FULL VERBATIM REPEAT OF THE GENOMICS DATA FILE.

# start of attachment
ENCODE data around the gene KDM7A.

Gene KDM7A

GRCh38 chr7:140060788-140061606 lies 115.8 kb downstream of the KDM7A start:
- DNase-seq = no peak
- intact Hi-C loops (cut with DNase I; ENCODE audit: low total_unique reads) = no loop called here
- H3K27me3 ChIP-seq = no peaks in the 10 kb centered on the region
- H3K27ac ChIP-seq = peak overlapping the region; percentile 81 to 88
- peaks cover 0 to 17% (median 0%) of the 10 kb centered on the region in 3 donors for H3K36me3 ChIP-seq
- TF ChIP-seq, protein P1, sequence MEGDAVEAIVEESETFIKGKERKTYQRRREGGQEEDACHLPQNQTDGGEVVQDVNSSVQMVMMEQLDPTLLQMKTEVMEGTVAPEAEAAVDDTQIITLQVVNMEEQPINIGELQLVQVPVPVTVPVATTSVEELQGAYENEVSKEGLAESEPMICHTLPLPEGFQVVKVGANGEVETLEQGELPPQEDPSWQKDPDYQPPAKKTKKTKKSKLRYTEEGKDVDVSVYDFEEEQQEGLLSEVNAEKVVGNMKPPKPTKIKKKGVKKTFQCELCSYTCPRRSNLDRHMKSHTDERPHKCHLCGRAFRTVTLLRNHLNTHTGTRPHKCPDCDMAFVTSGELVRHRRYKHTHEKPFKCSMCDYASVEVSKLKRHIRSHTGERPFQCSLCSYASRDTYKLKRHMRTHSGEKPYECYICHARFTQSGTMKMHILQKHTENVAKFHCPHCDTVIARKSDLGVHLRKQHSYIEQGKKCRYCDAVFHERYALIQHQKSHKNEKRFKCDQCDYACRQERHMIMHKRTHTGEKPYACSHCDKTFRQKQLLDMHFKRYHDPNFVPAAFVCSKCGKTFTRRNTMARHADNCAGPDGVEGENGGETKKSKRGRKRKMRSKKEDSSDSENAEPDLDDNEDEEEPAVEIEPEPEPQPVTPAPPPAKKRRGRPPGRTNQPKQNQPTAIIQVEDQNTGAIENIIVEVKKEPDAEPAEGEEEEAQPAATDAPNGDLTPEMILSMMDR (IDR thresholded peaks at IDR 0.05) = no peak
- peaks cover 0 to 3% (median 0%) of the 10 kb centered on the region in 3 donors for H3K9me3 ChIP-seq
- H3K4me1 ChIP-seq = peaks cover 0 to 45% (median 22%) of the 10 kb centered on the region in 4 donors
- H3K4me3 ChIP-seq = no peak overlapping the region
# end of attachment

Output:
ENCODE data around the gene KDM7A.

Gene KDM7A

GRCh38 chr7:140060788-140061606 lies 115.8 kb downstream of the KDM7A start:
- DNase-seq = no peak
- intact Hi-C loops (cut with DNase I; ENCODE audit: low total_unique reads) = no loop called here
- H3K27me3 ChIP-seq = no peaks in the 10 kb centered on the region
- H3K27ac ChIP-seq = peak overlapping the region; percentile 81 to 88
- peaks cover 0 to 17% (median 0%) of the 10 kb centered on the region in 3 donors for H3K36me3 ChIP-seq
- TF ChIP-seq, protein P1, sequence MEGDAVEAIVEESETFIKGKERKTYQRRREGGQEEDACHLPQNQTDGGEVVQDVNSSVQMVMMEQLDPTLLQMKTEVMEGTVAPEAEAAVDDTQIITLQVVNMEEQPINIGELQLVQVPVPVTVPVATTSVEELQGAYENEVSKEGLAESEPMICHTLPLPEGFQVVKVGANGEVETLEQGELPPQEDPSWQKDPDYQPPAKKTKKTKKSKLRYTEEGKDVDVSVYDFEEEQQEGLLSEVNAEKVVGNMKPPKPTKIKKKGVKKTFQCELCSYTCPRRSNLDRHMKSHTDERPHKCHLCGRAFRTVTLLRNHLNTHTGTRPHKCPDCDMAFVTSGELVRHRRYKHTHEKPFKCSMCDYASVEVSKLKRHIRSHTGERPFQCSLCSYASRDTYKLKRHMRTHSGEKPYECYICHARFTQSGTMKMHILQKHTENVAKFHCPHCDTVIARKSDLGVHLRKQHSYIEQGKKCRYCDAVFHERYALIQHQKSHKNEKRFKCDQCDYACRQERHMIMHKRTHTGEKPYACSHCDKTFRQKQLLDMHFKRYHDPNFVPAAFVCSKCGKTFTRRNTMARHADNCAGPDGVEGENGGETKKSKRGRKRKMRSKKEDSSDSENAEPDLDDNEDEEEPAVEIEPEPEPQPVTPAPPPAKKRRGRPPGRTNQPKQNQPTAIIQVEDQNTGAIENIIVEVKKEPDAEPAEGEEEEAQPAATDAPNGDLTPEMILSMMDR (IDR thresholded peaks at IDR 0.05) = no peak
- peaks cover 0 to 3% (median 0%) of the 10 kb centered on the region in 3 donors for H3K9me3 ChIP-seq
- H3K4me1 ChIP-seq = peaks cover 0 to 45% (median 22%) of the 10 kb centered on the region in 4 donors
- H3K4me3 ChIP-seq = no peak overlapping the region